The Zimbabwean government has expanded its crackdown on opposition elements by threatening to revoke the registration of all nongovernmental organizations and oblige them to submit new applications for approval to continue their operations.
A number of civil society organizations are engaged in the country's broad movement for democratic reform under the banner of the Save Zimbabwe Campaign, but others provide critical social services such as distributing food or providing health care.
Information Minister Sikhanyiso Ndlovu in an interview with Zimbabwe state radio said the deregistration, which he presented as a step the government had already taken, is intended to allow Harare to weed out what he described as “agents of imperialism” allegedly serving the Western critics of President Robert Mugabe.
But lawyers said the wholesale deregistration of NGO’s is unconstitutional. The move comes just a few days after Harare terminated a program for technical assistance to Zimbabwe's parliament funded by the U.S. Agency for International Development.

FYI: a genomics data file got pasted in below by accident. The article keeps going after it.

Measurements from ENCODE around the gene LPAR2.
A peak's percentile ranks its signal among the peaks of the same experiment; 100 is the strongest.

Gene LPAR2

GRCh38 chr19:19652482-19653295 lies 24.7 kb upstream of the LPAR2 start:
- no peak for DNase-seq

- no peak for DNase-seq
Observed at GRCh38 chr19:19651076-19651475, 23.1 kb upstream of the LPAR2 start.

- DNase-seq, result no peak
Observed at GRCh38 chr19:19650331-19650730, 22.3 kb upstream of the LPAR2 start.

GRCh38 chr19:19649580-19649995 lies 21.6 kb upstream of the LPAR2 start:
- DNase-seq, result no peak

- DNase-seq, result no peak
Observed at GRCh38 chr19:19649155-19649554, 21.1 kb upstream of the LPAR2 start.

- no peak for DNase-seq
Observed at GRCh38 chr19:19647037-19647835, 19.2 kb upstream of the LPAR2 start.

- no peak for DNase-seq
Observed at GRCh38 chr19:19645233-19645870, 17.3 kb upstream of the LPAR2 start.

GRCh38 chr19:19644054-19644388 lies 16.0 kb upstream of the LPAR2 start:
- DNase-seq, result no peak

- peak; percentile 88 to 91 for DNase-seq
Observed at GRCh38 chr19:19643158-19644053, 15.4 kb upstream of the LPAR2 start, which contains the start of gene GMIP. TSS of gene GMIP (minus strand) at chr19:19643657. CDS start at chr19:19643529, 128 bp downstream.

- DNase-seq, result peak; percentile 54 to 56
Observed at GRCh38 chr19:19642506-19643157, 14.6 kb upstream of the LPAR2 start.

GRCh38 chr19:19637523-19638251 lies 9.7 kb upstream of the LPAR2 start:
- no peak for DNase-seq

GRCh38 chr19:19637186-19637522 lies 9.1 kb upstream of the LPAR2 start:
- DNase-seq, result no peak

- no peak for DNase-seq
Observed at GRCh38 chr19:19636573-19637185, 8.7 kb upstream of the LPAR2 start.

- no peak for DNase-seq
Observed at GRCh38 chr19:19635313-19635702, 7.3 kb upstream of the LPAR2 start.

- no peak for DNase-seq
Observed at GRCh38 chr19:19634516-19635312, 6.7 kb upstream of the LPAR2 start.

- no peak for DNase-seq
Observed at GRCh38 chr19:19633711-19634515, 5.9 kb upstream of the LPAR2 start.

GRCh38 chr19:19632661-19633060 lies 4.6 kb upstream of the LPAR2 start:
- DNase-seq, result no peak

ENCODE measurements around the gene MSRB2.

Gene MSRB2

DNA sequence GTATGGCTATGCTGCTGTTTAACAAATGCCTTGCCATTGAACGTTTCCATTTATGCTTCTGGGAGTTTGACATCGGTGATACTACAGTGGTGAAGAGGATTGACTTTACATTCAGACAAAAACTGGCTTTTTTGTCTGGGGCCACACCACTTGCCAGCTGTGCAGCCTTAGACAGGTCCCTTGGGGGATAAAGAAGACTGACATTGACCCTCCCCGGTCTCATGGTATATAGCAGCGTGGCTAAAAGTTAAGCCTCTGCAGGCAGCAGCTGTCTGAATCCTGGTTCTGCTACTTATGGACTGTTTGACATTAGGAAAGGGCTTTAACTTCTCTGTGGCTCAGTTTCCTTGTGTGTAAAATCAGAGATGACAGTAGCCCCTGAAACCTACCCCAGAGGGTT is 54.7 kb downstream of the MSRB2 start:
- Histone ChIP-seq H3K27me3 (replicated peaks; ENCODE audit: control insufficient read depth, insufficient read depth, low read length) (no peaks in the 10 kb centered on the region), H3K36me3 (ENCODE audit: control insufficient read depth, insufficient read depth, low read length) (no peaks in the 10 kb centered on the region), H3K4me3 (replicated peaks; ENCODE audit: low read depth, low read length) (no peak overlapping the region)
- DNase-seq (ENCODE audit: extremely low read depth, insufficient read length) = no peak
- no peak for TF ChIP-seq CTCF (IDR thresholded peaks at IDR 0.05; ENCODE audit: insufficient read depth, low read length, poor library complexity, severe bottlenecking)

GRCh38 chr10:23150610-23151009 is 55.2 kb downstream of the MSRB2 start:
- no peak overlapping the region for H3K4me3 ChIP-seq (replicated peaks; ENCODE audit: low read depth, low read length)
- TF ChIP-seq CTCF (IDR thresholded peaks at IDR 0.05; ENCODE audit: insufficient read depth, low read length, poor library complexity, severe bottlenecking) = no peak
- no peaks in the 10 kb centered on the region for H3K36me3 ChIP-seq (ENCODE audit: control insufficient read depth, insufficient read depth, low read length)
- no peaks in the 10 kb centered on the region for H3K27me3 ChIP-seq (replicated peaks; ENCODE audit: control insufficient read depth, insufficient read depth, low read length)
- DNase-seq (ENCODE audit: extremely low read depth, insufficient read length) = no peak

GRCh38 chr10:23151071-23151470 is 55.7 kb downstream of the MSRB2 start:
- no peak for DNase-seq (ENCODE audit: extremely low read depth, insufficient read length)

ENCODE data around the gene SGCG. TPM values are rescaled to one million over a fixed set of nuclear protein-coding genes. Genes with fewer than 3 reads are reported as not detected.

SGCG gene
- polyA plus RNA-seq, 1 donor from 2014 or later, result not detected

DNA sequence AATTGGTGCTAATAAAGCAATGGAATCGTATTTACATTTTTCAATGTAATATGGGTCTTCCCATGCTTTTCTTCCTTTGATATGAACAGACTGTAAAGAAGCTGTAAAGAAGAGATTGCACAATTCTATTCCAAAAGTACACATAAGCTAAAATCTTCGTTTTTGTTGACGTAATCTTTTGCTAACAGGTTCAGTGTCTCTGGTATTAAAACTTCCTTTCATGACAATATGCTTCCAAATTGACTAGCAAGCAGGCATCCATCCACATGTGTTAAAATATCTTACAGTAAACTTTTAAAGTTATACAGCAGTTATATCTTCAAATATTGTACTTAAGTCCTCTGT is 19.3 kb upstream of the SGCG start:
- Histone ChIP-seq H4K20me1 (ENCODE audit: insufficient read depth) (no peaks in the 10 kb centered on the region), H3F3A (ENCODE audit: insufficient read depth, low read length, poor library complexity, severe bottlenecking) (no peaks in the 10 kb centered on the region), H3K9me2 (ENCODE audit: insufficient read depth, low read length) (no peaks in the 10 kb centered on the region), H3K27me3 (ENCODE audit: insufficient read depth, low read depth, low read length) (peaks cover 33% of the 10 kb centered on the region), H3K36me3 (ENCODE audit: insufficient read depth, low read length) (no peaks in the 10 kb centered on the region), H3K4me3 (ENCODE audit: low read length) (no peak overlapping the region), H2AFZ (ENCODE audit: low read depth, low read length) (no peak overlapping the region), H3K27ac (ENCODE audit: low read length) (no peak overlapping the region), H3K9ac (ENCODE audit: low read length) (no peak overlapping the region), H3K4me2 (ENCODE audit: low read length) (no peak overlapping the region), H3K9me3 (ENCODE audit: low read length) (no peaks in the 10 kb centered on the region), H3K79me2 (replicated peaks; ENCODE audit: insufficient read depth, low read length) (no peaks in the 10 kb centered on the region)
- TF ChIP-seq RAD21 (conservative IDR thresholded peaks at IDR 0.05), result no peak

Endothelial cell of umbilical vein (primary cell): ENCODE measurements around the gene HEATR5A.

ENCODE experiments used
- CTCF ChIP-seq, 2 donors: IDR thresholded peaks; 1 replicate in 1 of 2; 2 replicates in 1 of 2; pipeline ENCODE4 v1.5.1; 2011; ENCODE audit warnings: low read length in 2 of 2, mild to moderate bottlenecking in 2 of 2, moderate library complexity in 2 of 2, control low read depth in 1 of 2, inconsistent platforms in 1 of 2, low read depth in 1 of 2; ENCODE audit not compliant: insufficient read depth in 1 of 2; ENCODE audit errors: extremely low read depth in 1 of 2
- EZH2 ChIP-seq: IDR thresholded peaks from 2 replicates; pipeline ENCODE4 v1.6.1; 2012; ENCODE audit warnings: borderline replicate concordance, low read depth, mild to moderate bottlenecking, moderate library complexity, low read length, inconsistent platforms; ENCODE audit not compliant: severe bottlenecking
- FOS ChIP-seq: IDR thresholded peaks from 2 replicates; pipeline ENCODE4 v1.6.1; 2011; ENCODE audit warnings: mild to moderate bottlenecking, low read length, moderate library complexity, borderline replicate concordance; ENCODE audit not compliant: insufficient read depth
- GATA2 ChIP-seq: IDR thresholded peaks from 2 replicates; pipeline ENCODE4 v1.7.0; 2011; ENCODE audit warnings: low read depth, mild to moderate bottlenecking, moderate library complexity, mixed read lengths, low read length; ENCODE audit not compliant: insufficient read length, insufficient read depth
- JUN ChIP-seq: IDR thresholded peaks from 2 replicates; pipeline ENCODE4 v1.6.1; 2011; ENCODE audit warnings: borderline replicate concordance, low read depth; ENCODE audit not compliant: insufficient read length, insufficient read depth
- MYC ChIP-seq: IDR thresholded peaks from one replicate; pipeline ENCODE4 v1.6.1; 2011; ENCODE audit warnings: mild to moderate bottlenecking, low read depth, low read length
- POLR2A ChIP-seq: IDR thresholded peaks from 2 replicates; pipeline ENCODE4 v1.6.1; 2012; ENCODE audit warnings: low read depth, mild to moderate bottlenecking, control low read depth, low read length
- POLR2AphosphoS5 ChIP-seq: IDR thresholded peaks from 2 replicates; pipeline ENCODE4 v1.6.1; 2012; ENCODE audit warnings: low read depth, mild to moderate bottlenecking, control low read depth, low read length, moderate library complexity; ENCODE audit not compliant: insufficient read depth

Government officials said the USAID program was part and parcel of a U.S. strategy to effect “regime change,” a charge that U.S. officials have denied.
U.S. Ambassador Christopher Dell said Tuesday that the USAID-funded program had been launched eight years ago at the request of the Zimbabwean government.
Ndlovu declined to speak at length about the government measure, but told reporter Blessing Zulu of VOA’s Studio 7 for Zimbabwe that Harare wants to sift out NGOs that serve Western governments trying to topple President Robert Mugabe.
Speaking for the NGO community, Program Director Bob Muchabayiwa of the National Association of Nongovernmental Organizations said NANGO has received no communications from the government concerning deregistration.
Chairman Lovemore Madhuku of the National Constitutional Assembly, an expert on constitutional law, said the proposed wholesale deregistration is unconstitutional.